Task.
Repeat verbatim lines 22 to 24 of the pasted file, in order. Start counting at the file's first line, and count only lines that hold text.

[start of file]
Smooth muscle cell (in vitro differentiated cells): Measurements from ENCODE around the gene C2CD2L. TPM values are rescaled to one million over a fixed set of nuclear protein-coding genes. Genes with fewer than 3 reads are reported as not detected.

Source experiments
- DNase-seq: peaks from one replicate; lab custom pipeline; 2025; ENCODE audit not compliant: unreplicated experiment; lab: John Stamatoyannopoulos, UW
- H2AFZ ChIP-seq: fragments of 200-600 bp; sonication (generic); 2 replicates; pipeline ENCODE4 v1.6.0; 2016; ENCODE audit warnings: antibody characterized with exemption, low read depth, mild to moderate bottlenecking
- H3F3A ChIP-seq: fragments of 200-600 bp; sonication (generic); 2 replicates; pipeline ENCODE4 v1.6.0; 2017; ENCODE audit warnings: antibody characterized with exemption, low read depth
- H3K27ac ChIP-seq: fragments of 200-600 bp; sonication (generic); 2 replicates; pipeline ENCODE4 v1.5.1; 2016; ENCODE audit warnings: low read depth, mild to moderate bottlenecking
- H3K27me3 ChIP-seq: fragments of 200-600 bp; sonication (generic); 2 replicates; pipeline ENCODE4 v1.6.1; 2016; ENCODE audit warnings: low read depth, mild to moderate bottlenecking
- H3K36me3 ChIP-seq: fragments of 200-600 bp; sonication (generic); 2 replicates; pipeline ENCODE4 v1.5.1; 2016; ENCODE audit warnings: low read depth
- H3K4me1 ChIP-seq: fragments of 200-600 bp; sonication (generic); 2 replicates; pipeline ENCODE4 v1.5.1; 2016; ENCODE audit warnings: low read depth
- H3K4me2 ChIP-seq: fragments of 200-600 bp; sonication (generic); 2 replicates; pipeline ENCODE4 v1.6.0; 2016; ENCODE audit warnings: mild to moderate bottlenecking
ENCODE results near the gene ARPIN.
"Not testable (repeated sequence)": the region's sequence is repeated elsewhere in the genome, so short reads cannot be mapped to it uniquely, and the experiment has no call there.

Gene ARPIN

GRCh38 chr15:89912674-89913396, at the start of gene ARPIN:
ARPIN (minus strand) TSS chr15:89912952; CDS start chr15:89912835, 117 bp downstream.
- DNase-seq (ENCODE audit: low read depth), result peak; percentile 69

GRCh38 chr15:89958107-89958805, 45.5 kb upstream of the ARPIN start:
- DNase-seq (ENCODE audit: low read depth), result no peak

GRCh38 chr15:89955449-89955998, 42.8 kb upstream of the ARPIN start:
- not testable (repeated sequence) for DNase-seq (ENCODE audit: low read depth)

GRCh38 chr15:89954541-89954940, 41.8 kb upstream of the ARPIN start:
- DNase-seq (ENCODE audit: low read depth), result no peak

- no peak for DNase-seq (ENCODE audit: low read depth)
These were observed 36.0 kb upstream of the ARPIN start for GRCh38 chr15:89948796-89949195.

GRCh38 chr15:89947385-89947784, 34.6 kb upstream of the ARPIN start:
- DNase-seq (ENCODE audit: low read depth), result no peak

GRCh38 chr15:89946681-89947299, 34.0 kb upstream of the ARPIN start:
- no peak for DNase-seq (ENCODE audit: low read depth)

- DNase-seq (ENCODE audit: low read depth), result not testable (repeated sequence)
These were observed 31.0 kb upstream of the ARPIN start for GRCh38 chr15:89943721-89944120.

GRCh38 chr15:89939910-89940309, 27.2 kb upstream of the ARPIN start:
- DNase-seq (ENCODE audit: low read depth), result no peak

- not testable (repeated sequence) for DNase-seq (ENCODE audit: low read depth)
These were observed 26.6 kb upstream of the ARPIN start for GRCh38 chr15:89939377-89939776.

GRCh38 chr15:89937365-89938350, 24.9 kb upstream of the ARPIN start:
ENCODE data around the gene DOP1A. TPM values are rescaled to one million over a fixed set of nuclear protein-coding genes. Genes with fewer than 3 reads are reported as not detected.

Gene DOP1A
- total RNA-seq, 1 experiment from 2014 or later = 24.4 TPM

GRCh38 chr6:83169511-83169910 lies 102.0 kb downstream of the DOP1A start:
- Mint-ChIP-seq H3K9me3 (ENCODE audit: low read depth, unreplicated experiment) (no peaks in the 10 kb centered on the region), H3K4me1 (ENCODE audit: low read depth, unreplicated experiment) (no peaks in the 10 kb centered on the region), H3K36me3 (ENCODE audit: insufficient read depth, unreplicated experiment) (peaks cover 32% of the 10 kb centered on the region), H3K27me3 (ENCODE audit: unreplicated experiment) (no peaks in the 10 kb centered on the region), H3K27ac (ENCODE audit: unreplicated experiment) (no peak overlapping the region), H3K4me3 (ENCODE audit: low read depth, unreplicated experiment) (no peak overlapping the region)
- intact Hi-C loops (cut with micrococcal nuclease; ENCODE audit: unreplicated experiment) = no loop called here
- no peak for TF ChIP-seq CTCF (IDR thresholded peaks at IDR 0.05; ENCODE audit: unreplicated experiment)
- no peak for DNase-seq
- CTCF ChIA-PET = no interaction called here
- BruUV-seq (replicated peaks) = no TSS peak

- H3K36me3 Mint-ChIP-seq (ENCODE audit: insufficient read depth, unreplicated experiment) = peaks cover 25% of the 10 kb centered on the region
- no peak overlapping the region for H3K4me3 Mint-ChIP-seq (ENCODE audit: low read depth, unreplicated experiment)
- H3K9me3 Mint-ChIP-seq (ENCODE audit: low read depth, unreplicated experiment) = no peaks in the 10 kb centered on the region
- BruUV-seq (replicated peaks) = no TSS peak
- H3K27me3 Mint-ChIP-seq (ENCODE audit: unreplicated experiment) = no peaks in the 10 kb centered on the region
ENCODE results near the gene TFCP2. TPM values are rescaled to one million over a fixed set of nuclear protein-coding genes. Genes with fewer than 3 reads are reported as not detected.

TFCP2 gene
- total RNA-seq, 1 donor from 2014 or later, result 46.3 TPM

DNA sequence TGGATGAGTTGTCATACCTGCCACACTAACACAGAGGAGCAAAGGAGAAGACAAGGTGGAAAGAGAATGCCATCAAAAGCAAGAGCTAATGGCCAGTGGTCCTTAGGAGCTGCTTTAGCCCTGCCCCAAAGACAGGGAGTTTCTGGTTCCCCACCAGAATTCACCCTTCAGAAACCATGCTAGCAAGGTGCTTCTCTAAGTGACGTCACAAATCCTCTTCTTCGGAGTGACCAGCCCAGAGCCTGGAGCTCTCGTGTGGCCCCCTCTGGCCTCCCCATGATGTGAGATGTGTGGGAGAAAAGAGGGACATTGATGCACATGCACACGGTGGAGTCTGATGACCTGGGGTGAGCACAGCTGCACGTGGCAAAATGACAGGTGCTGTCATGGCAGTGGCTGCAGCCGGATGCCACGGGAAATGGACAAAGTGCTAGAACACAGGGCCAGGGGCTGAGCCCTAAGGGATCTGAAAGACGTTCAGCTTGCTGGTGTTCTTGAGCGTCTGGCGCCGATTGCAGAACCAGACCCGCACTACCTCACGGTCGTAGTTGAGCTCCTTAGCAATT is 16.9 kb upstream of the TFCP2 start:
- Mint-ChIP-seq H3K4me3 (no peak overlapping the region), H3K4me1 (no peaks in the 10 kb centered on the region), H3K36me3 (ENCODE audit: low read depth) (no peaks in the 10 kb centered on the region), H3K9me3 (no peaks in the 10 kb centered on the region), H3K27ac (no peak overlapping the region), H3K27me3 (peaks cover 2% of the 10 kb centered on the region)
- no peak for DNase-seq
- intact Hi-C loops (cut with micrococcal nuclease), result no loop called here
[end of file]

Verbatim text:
- DNase-seq (ENCODE audit: low read depth), result no peak

- no peak for DNase-seq (ENCODE audit: low read depth)
These were observed 36.0 kb upstream of the ARPIN start for GRCh38 chr15:89948796-89949195.